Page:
The magic of Apple products, and of the iPhone in particular, has been the company’s careful melding of its hardware and its software, but that magic simply doesn’t matter as much in China. There the iPhone has to compete, more or less, purely as a piece of hardware — and Chinese and other smartphone manufacturers are arguably making phones with hardware as good as Apple’s. The fact that the Android software seen in Huawei or Samsung smartphones lacks in sophistication compared to iOS doesn’t mean much if all you’re doing is opening your phone to get to one app.

Chinese Consumers Are Spending Less, Saving More

Chinese consumers have started to save more and spend less on consumer goods overall, as economic anxiety about China’s fortunes both domestically and internationally have taken hold. A premium luxury handset like the iPhone naturally holds less appeal in a market in which people are planning to spend less of their discretionary income. And while Chinese household debt is rising, it’s still wildly lower than what you see in countries in most other developed markets, making contemporary China a particularly unsuitable environment for a company like Apple that doesn’t really offer products in price bands other than “very expensive” and “insanely expensive.”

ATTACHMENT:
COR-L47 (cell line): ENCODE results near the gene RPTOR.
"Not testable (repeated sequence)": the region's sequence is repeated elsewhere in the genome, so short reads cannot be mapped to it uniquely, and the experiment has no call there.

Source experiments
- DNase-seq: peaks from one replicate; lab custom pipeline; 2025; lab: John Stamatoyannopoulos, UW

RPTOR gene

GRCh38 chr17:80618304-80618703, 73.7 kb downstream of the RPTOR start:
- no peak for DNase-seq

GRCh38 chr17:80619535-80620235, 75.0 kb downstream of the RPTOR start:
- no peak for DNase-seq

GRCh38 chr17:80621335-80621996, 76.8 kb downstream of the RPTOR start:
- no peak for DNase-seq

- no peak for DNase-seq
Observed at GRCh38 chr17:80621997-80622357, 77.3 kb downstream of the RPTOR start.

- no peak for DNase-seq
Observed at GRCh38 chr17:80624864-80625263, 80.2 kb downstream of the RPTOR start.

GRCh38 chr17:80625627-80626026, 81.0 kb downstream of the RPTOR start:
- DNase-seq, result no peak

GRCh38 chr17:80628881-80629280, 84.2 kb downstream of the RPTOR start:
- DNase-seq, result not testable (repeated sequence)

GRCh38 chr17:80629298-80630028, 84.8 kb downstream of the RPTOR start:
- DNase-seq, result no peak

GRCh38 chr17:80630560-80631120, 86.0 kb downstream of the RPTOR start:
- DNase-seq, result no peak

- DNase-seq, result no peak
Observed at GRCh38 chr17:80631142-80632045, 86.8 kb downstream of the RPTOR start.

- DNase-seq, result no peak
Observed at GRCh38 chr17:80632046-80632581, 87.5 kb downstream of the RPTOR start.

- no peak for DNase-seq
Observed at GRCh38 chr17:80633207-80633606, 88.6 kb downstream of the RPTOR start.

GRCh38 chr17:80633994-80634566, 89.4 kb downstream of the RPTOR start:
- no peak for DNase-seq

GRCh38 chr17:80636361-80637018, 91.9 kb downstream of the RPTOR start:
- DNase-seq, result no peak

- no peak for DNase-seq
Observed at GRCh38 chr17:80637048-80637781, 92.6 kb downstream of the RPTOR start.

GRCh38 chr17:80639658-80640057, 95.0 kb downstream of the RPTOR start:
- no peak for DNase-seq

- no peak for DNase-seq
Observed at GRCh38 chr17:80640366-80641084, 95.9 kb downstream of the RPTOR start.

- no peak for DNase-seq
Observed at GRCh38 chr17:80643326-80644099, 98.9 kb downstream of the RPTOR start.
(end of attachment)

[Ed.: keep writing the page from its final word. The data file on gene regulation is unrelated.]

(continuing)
This doesn’t mean Apple can’t compete in the Chinese market. The iPhone X was the most popular phone sold in China in 2018. But this success is based on a bit of an apples-to-oranges comparison (no pun intended). Apple only releases a few phones every year, while nearly every other manufacturer releases a much broader range of devices at various price points. At the same time that the iPhone X was selling so well, Chinese cell manufacturer Huawei surpassed Apple to become the world’s second largest manufacturer of smartphones, behind only Samsung.